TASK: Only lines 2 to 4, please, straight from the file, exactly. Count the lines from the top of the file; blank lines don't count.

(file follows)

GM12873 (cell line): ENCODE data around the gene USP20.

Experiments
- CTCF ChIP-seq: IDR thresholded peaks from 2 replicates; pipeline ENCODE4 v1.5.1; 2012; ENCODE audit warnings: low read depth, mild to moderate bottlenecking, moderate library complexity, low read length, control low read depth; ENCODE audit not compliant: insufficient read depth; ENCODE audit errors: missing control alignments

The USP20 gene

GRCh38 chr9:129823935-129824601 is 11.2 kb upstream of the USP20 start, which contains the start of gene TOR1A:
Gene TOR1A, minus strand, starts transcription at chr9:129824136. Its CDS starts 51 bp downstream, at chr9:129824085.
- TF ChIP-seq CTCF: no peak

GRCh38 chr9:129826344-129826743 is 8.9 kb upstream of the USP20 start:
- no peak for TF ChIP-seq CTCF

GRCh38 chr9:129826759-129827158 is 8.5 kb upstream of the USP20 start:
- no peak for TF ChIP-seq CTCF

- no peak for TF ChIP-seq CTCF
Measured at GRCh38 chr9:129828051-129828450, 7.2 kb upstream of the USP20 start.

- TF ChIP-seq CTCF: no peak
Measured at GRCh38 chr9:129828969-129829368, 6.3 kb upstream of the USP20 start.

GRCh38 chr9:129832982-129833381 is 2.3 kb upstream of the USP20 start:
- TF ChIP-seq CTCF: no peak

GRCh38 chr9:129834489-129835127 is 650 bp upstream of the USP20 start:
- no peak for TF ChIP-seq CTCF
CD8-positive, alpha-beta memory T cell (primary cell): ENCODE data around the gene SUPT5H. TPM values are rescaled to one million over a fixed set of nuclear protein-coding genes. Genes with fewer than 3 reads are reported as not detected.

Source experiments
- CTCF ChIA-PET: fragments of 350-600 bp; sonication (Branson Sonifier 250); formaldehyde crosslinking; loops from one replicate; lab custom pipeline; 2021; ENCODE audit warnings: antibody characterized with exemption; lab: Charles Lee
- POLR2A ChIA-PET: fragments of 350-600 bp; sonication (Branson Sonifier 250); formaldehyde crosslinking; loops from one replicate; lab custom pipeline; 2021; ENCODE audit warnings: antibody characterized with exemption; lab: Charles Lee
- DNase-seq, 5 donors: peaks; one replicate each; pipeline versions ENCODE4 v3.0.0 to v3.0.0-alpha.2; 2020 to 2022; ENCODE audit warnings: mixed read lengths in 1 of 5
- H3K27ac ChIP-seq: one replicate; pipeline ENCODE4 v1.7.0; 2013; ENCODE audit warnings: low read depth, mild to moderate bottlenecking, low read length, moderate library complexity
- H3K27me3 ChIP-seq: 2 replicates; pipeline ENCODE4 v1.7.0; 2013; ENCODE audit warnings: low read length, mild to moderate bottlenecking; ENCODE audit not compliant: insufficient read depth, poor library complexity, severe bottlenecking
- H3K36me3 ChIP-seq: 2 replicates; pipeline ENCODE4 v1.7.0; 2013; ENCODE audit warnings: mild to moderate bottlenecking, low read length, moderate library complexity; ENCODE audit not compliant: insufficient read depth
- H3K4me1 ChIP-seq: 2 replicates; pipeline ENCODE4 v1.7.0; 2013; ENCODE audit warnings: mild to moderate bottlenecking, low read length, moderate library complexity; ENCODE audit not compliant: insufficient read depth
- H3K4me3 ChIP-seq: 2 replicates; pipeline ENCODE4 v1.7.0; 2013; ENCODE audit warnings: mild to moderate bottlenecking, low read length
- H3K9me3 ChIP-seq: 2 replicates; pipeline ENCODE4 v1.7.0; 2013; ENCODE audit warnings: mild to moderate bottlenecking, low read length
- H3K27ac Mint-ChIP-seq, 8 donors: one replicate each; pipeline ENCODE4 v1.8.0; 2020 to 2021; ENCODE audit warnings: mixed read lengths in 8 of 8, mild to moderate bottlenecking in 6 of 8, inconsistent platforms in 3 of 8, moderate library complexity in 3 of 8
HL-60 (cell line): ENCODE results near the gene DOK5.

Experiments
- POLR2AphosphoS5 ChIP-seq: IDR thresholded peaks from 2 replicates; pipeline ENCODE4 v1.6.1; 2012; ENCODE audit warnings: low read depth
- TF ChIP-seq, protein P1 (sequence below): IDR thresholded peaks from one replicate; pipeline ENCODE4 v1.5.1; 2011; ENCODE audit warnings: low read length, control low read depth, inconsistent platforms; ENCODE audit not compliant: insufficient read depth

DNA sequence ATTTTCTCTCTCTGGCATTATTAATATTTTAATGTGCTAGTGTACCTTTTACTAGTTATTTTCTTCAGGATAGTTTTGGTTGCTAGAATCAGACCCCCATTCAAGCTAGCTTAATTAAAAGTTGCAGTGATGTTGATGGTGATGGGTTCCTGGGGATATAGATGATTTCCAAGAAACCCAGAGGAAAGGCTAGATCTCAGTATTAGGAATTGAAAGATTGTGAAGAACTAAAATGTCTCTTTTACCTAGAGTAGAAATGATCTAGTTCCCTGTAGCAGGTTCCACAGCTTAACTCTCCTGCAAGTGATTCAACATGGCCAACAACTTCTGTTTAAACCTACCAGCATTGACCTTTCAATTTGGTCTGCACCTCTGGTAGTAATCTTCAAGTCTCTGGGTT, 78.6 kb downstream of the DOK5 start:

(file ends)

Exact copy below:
Experiments
- CTCF ChIP-seq: IDR thresholded peaks from 2 replicates; pipeline ENCODE4 v1.5.1; 2012; ENCODE audit warnings: low read depth, mild to moderate bottlenecking, moderate library complexity, low read length, control low read depth; ENCODE audit not compliant: insufficient read depth; ENCODE audit errors: missing control alignments

The USP20 gene